Many women in their late 40's have given birth via in-vitro fertilization (IVF) but have had to use frozen or donor eggs.
Now a 46-year-old Orlando woman is the oldest mother in the U.S., and maybe even in the world, to give birth to a baby through IVF using her own fresh eggs, reported by Reuters on Tuesday.
Belinda Slaughter, now 47, gave birth to her first child back in September, her doctor, Mark Trolice shared in an interview on Tuesday.
Slaughter, who named the boy Jackson, delivered a child without chromosomal abnormalities, which increase with maternal age.
"She had a guardian angel watching over this pregnancy from the get-go," Trolice said.
The case should be considered an anomaly, said Stan Williams, chairman of the department of obstetrics and gynecology at the University of Florida's medical school. "I'm hoping that women in their mid-40s aren't going to look at this and say 'Oh, I can do that too.' Being a world's record, people need to understand this is a very rare event," Williams said.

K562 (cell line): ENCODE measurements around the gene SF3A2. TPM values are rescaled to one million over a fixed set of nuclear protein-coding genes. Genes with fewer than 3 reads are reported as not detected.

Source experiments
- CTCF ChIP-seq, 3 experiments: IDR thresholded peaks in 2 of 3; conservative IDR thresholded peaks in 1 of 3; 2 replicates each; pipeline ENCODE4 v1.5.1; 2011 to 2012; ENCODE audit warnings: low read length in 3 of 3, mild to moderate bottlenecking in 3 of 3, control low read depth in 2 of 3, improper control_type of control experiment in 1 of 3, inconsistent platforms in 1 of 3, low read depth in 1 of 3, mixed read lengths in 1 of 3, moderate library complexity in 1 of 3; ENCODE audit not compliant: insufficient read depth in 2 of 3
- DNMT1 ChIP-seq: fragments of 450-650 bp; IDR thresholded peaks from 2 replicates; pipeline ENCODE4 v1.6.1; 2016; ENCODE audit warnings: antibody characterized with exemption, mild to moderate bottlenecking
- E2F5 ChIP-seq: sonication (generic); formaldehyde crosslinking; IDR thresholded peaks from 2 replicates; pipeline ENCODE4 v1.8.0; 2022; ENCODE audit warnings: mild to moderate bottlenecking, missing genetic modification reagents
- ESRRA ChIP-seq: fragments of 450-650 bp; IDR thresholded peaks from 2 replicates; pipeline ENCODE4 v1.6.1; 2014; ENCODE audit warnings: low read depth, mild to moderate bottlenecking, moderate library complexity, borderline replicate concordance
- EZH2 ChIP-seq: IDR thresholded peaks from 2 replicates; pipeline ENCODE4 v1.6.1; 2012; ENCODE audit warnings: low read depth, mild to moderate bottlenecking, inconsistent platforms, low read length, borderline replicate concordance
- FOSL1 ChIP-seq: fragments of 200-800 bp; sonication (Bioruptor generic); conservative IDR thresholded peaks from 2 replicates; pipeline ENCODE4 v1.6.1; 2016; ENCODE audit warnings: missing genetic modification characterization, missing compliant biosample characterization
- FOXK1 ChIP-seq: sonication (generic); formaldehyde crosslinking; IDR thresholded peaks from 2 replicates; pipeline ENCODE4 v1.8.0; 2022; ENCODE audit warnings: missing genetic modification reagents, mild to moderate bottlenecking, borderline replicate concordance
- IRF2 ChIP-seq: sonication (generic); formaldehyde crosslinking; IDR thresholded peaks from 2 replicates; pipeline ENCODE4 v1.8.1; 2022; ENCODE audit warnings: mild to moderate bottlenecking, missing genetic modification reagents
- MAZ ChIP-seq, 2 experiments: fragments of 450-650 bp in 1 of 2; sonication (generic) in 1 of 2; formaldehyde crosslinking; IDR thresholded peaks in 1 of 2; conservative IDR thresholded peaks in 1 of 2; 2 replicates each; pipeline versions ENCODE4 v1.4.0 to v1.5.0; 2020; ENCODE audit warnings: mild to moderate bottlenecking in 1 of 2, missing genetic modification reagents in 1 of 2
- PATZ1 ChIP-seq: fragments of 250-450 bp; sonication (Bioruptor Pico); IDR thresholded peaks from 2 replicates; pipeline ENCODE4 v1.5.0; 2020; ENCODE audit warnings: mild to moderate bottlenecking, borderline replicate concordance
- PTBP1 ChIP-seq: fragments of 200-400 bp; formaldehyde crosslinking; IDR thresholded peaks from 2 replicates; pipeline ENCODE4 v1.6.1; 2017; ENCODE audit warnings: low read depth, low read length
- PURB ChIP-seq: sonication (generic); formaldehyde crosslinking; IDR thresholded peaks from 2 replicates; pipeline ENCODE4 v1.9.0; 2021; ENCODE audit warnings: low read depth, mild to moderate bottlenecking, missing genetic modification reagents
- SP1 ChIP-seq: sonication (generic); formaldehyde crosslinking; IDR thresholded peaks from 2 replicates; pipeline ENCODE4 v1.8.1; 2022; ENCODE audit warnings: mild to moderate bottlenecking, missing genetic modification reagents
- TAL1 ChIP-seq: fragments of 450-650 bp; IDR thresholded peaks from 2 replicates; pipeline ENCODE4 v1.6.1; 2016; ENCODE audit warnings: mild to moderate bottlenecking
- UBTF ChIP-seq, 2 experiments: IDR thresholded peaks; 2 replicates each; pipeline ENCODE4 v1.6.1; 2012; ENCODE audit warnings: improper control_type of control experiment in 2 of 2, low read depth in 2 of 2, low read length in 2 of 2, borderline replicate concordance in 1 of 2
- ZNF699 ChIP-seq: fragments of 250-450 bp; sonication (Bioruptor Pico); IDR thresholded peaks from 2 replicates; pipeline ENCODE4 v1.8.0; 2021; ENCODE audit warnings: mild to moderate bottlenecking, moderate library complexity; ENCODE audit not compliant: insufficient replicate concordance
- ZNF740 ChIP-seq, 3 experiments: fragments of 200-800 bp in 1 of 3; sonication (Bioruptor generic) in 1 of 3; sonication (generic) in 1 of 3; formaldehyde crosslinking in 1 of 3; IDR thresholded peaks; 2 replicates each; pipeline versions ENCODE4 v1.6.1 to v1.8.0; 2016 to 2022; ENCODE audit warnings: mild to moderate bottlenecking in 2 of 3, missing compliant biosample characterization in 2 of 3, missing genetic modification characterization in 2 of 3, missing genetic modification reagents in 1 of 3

Williams said the university's in-vitro program does not accept women over 43, due to the low odds of success, and medical and financial risks.
Trolice said the birth reflects the improvement of in-vitro pregnancy rates but should not provide false hope to women over 45.
In rare cases, women in their 60s have been known to give birth via in-vitro fertilization using donor eggs.
According to AmericanPregnancy.org In the United States, the live birth rate for each IVF cycle started is approximately:
30 to 35% for women under age 35
25% for women ages 35 to 37
15 to 20% for women ages 38 to 40
6 to 10% for women ages over 40
For more on IVF click here.